3 reasons to conduct production monitoring
Category: Blog; Updated: 2018-07-22 11:08:41; Views: 410
Organized and disorganized factories have one thing in common: problems can occur at any time and affect production. A disorganized factory will typically be more prone to issues. But that’s not to say an organized factory is immune to accidents, setbacks and poor product quality. All factories are vulnerable, especially those working with more complicated products.
Since problems can occur at virtually any point in manufacturing, that might leave you guessing from where certain defects or delays originate. Product inspection at any given stage in the manufacturing cycle only gives a snapshot of the product and order status at that time.
But production monitoring, having an inspector at the factory regularly, gives a fuller picture of what’s happening not only at one place, but throughout the factory. In fact, many importers that have continued to have a variety of quality problems at a single factory often insist on production monitoring to help solve them.
Here are three reasons to conduct production monitoring:
1. Production monitoring offers a wide view of manufacturing
One of the main benefits of production monitoring is that it gives you a wide look at all the manufacturing processes at work in the factory. It’s typically a combination of all three types of product inspection:
• Early product inspection at the start of production, giving insight into the status and quality of parts and materials;
• During production, or “DUPRO”, inspection looking at a product as it’s moving through manufacturing stages; and
• Final inspection, checking a product when most units are already finished
Inspection at a particular production stage can be helpful for most importers. But rather than having a limited view of a product at one area, production monitoring reveals the whole spectrum of manufacturing. This can be beneficial in a number of ways, including revealing how factory workers operate and the implications for your product.
Operating procedures for factory workers
Besides seeing your products as they move throughout the factory, production monitoring lets you see how the factory operates. Your inspector can report on how factory workers handle the product and its materials. They can also tell what procedures workers seem to be using or what kinds of best practices the factory may be lacking.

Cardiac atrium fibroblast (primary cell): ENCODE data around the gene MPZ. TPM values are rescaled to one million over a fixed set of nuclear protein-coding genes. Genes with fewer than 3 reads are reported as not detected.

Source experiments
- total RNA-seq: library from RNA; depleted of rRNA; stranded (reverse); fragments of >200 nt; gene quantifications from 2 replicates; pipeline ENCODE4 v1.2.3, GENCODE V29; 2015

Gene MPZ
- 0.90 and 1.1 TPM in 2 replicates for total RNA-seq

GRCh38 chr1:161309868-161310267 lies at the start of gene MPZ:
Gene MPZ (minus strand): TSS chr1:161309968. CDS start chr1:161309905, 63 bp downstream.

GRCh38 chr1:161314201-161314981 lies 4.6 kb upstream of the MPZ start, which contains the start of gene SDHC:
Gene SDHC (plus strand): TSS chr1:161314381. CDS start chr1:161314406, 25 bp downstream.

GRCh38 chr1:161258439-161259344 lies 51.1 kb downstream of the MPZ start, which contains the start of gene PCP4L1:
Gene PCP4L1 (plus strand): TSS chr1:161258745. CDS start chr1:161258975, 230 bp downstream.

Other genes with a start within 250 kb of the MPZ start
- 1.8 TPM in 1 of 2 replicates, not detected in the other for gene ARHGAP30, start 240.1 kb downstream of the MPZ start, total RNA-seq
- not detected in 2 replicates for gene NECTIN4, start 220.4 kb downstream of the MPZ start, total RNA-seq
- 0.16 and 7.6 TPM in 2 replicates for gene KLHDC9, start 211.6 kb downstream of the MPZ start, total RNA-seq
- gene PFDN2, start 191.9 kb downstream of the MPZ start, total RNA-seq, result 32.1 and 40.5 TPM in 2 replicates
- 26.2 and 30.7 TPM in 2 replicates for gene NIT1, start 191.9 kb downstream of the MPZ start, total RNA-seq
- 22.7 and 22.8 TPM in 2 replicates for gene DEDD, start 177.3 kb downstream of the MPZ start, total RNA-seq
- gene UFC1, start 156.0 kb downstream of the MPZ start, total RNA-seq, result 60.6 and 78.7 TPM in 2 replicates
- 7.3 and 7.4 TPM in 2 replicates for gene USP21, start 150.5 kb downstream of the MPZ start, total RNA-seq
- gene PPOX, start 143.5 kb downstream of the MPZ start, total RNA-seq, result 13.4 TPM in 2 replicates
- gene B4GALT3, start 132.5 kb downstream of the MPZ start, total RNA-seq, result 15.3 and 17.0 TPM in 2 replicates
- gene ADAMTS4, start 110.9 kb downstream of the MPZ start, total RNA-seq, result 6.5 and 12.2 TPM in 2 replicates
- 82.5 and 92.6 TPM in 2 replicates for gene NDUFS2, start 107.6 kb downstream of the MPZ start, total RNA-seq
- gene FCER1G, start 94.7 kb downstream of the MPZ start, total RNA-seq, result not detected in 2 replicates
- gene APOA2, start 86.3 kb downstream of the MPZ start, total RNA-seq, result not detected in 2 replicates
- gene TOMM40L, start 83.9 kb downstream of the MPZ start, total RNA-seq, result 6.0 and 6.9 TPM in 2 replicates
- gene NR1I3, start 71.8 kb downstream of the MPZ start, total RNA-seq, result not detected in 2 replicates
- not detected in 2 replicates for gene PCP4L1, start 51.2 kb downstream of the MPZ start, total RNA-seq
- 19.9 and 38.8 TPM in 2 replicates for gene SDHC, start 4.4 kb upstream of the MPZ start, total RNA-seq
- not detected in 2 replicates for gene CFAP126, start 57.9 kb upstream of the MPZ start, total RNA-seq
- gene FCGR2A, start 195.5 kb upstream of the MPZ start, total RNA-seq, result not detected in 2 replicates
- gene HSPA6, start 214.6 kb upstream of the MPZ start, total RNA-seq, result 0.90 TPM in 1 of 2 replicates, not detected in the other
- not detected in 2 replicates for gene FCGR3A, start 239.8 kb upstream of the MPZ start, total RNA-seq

For example, well-established and efficient factories often have work instructions at workstations. These detailed, yet easy-to-follow, instructions save workers time and help prevent quality defects caused by worker errors during production and assembly.
Factory management may refuse to grant the inspector access to certain parts of the facility. And there may be hidden details about the way the factory operates. But production monitoring can illuminate areas where the factory, and your product, might benefit from improvement.
2. Production monitoring helps prevent shipping delays
Production and shipping delays are among importers’ most common frustrations when working with suppliers. And one of the major causes for delays is a general lack of transparency. Production monitoring—and to a less extent, product inspection—offers transparency to help importers forecast and prevent delays that might otherwise lead to customer dissatisfaction.
Factories prioritizing customers
Sometimes even placing an order with a factory months in advance doesn’t guarantee there won’t be delays. One reason is because factories usually work with multiple customers at a time. And factory managers tend to give a higher priority to some customers than others, mainly based on these factors:
• Order quantity;
• Order frequency; and
• Relationship with the customer
A factory incurs some expenses each time it needs to change the product it’s manufacturing. Purchasing staff at the factory often need sub-suppliers to arrange parts and materials for the next product. Factory equipment may need to be recalibrated, or even purchased, to handle the next order. And factory workers may need additional training when switching to another product with different specifications and requirements.
A preference for more profitable customers
Naturally, factory owners and managers prefer to work with more profitable customers. A customer ordering goods in a higher quantity or ordering shipments more often typically offers high margins for the factory. Factory managers also tend to prefer working with customers they’ve worked with before, as business with them is generally more predictable. All these factors also help to reduce variance, which improves the efficiency of factories.
The result is that factories may take on smaller customers but grant a higher priority to those that are more profitable. Without you being at the factory, your supplier can make up excuses for delays that allow them to move a different order ahead of yours. But production monitoring helps you confirm any real delays and their origin.